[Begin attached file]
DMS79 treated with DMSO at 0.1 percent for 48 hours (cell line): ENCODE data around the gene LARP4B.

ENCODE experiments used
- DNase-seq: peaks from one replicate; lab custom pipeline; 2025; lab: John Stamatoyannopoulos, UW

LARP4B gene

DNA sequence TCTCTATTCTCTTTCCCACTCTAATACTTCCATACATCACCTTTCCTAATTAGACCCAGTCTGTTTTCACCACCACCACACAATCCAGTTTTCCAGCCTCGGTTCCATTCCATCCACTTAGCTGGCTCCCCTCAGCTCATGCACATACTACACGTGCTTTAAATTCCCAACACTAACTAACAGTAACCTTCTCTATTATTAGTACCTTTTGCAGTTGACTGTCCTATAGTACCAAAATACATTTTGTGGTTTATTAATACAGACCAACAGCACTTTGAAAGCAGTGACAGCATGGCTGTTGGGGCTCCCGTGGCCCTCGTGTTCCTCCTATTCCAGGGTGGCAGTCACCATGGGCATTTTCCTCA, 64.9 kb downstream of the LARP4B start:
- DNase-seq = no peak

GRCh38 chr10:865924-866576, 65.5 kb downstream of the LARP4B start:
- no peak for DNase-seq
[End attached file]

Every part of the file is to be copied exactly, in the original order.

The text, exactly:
DMS79 treated with DMSO at 0.1 percent for 48 hours (cell line): ENCODE data around the gene LARP4B.

ENCODE experiments used
- DNase-seq: peaks from one replicate; lab custom pipeline; 2025; lab: John Stamatoyannopoulos, UW

LARP4B gene

DNA sequence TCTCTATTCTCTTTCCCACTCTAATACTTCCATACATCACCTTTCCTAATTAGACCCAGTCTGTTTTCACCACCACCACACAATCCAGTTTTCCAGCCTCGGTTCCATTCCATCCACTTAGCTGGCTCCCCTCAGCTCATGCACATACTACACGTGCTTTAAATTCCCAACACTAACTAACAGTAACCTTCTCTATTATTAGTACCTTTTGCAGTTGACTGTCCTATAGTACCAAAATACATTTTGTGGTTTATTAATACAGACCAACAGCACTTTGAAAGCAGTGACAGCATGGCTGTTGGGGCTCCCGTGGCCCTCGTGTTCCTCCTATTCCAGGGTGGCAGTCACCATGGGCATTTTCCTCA, 64.9 kb downstream of the LARP4B start:
- DNase-seq = no peak

GRCh38 chr10:865924-866576, 65.5 kb downstream of the LARP4B start:
- no peak for DNase-seq